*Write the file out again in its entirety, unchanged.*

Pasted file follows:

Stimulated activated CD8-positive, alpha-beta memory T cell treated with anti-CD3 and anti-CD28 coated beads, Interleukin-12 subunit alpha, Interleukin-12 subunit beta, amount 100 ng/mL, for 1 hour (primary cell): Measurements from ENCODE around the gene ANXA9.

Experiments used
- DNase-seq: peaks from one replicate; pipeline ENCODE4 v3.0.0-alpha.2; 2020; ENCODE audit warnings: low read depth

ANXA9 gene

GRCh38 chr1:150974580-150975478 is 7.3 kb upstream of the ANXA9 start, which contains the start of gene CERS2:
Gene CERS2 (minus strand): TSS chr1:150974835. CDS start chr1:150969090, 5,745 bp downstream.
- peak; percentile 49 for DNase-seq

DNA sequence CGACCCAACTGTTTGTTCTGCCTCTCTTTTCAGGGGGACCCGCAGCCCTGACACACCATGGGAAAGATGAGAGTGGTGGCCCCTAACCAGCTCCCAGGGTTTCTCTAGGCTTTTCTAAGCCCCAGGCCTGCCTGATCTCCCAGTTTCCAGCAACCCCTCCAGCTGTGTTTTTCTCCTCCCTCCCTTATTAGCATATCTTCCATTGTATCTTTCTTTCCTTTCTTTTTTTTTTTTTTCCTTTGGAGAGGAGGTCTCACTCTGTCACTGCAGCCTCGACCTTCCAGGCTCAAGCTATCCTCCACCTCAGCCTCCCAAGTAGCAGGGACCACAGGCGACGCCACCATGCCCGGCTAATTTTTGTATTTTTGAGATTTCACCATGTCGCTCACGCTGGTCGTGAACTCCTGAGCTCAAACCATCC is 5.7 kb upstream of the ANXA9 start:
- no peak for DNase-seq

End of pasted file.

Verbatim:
Stimulated activated CD8-positive, alpha-beta memory T cell treated with anti-CD3 and anti-CD28 coated beads, Interleukin-12 subunit alpha, Interleukin-12 subunit beta, amount 100 ng/mL, for 1 hour (primary cell): Measurements from ENCODE around the gene ANXA9.

Experiments used
- DNase-seq: peaks from one replicate; pipeline ENCODE4 v3.0.0-alpha.2; 2020; ENCODE audit warnings: low read depth

ANXA9 gene

GRCh38 chr1:150974580-150975478 is 7.3 kb upstream of the ANXA9 start, which contains the start of gene CERS2:
Gene CERS2 (minus strand): TSS chr1:150974835. CDS start chr1:150969090, 5,745 bp downstream.
- peak; percentile 49 for DNase-seq

DNA sequence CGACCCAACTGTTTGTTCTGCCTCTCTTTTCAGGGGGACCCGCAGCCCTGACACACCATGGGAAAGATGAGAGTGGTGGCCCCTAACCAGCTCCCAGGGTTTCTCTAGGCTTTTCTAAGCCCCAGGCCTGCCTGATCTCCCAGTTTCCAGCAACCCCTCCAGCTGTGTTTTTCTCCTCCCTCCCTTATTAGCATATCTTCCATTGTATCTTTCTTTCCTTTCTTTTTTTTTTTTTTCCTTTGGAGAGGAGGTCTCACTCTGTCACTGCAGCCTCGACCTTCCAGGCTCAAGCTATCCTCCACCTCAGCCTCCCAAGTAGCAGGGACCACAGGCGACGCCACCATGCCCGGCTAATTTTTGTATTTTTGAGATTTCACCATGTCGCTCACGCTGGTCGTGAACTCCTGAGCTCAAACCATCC is 5.7 kb upstream of the ANXA9 start:
- no peak for DNase-seq